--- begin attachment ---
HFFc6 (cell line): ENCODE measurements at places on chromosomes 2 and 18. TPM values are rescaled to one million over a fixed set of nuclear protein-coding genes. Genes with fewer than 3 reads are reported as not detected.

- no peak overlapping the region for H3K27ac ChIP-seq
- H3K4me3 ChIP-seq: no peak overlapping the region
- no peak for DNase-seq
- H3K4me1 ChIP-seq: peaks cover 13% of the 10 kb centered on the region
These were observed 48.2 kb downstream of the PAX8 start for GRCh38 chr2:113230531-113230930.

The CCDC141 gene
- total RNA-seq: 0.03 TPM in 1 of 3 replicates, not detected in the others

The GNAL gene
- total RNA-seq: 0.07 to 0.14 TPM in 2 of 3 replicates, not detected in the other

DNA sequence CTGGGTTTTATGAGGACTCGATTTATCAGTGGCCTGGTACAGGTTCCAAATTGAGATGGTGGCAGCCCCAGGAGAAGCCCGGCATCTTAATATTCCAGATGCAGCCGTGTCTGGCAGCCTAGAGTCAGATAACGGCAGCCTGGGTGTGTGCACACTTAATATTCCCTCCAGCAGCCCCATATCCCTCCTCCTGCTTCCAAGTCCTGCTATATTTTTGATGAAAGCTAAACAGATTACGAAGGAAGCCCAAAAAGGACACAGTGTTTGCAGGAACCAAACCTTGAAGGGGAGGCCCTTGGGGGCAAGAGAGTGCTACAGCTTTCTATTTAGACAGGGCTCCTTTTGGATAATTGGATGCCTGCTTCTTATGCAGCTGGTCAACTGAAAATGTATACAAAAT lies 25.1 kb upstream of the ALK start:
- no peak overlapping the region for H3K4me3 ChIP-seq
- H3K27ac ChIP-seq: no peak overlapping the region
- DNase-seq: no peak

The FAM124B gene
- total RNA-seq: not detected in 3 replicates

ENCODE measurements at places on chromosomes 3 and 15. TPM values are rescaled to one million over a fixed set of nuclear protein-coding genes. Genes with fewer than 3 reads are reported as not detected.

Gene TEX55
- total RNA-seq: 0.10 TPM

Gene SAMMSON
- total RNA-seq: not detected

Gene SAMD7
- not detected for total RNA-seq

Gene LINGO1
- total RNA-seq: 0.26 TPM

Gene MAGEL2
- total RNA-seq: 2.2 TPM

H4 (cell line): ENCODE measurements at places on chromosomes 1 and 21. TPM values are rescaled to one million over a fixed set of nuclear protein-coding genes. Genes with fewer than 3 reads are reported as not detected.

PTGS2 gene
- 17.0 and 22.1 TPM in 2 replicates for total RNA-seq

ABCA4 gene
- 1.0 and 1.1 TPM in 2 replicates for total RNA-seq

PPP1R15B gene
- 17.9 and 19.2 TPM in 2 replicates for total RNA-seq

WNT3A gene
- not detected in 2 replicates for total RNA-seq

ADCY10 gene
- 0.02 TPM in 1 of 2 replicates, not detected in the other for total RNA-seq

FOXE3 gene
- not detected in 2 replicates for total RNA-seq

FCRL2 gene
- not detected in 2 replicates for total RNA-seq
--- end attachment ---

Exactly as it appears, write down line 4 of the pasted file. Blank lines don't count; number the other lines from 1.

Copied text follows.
- no peak for DNase-seq